for Michael Burkard
Every voice has its timbre, pace, hesitations.
Spoken, it moves toward the world, received
by some, too inaudible for others. One voice
might be compared to rain, another to an
umbrella behind a door. An audience may
gather. Once I had a teacher whose voice
entered mine, helped me hear what mine was
becoming, what it wished to gather, what it
would need to lay aside. His went silent then,
as needed, though often I visit its balm,
the spiritual life hinted at behind utterance,
motives that change as soon as recognized,
feelings of being lost yet not entirely, not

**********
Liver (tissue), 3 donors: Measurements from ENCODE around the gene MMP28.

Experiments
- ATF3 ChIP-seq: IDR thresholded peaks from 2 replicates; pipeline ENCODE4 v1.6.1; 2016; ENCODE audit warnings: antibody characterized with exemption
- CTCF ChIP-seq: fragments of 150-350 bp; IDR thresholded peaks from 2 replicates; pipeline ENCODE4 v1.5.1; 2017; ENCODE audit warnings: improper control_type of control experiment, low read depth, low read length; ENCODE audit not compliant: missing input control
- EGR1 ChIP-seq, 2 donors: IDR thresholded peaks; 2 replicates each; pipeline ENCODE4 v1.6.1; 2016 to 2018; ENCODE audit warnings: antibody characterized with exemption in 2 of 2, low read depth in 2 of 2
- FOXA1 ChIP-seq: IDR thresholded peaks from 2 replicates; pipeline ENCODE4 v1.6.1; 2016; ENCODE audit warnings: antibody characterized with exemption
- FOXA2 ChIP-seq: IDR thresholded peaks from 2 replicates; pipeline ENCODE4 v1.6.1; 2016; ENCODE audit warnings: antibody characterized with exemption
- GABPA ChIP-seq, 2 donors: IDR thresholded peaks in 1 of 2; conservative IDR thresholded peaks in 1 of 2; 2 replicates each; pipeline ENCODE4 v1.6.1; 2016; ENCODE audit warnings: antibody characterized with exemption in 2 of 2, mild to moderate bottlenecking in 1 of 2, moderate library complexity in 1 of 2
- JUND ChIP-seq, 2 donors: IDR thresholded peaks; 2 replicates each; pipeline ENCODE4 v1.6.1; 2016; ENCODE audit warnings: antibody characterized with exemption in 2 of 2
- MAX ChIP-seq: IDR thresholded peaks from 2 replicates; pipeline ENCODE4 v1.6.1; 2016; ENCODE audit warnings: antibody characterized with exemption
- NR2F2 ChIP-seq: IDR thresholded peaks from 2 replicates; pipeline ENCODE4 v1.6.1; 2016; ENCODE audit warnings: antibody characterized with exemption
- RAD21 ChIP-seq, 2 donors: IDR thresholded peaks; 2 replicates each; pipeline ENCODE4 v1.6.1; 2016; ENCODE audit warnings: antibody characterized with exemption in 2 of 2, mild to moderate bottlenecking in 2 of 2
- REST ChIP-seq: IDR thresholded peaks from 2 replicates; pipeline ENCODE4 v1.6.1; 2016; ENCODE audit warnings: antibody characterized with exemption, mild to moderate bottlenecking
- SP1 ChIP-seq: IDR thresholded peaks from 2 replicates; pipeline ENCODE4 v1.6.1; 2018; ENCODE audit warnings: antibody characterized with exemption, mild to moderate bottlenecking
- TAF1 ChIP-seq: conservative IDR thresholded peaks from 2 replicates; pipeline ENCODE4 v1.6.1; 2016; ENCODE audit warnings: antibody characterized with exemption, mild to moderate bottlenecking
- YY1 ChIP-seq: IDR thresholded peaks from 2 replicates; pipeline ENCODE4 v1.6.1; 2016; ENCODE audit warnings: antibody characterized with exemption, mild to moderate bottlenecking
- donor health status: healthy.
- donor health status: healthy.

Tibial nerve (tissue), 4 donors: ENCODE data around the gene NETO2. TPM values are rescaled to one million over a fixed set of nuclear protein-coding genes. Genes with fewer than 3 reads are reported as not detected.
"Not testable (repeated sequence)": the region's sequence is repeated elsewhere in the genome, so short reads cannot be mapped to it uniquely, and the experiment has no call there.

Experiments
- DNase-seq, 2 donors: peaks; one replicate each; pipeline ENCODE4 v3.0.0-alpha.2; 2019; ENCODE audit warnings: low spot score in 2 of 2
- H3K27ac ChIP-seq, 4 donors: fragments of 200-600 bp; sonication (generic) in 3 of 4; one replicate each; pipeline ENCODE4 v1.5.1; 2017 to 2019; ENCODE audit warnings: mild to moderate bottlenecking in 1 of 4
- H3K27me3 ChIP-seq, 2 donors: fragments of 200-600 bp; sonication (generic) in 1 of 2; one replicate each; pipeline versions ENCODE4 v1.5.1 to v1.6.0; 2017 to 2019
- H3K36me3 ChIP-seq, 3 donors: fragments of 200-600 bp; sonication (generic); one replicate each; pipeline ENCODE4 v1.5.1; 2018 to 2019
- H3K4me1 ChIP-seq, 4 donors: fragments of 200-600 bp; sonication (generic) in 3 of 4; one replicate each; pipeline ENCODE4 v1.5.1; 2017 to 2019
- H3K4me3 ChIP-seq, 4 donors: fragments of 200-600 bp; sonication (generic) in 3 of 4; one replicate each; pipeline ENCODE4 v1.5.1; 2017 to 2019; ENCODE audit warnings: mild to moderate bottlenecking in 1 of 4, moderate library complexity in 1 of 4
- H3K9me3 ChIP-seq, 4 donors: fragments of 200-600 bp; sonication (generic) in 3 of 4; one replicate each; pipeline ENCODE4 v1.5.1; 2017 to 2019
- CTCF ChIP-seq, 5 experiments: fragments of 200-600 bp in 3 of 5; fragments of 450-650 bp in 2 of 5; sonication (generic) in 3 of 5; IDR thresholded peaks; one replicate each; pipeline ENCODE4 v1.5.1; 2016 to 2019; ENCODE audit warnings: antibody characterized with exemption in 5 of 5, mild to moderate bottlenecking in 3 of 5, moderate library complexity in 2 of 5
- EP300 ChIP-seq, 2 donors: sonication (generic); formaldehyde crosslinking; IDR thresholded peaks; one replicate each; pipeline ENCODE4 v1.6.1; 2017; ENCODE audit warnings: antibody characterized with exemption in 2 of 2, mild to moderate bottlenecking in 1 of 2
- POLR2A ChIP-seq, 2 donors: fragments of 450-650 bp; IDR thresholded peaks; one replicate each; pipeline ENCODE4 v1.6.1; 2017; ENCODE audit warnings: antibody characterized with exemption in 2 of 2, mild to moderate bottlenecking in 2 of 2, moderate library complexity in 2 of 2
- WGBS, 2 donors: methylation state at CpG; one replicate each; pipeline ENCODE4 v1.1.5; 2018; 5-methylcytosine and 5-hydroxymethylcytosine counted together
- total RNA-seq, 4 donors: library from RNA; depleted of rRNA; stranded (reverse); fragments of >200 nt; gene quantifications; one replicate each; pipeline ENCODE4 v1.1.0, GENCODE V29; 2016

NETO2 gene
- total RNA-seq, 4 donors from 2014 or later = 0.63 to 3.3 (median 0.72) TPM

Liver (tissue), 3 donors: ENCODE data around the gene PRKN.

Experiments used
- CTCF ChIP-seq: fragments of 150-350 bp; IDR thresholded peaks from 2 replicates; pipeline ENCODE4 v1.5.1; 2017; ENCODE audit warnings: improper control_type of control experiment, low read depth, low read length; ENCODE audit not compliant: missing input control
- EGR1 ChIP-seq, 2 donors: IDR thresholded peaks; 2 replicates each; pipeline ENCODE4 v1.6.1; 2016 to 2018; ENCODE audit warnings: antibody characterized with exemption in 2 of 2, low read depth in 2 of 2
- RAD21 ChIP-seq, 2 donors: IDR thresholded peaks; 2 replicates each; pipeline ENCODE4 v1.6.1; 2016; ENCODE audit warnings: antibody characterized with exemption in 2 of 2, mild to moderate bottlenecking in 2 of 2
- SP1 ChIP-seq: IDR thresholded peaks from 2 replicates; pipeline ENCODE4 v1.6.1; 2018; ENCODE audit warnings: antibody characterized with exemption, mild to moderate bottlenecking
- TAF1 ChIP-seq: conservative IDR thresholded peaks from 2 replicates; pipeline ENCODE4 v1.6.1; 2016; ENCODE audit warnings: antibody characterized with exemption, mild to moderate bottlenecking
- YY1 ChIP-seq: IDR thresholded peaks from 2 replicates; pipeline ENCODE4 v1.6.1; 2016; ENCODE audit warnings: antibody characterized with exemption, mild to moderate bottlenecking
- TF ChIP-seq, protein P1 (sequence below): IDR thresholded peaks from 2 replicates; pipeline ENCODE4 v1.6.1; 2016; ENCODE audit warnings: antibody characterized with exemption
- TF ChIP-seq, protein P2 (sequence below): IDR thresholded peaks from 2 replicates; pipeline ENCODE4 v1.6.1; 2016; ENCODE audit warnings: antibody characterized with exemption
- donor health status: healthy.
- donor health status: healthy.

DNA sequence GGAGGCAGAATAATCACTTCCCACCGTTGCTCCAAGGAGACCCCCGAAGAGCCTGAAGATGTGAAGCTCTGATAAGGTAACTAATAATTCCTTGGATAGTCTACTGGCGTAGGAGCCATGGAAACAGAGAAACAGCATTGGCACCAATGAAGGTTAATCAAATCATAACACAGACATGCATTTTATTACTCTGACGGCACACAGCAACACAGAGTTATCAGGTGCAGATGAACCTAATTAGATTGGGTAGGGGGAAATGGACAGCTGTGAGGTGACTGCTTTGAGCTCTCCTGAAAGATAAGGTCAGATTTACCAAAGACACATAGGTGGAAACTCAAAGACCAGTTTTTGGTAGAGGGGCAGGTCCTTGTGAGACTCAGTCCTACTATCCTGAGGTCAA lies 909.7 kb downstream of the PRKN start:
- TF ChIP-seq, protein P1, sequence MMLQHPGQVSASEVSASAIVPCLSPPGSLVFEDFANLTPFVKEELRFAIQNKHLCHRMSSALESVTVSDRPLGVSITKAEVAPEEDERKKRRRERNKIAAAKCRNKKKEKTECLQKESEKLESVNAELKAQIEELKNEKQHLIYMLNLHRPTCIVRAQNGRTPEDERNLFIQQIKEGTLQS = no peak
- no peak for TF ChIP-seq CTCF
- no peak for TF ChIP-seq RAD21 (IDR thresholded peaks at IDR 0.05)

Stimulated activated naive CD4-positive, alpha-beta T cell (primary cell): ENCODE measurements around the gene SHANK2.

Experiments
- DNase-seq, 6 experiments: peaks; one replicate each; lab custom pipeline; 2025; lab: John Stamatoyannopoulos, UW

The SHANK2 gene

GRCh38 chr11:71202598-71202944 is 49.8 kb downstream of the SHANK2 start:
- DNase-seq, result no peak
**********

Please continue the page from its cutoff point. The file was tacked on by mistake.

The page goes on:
for long. From whom? From what age? Life’s
present tense is more immense than any one
voice can sing; it invites others—all at once
and each singular—to join. A voice is a door
that never stops opening—sky wide beyond
any beyond the mind imagines entering, even
as it enters continually, unceasingly ever itself.
Jeff Hardin has published seven collections of poetry, most recently Watermark, A Clearing Space in the Middle of Being, and No Other Kind of World. Recent and forthcoming poems appear in The Louisville Review, Laurel Review, Southern Poetry Review, Southern Review, Braided Way, Zone 3, Grist, and many others. He lives and teaches in TN.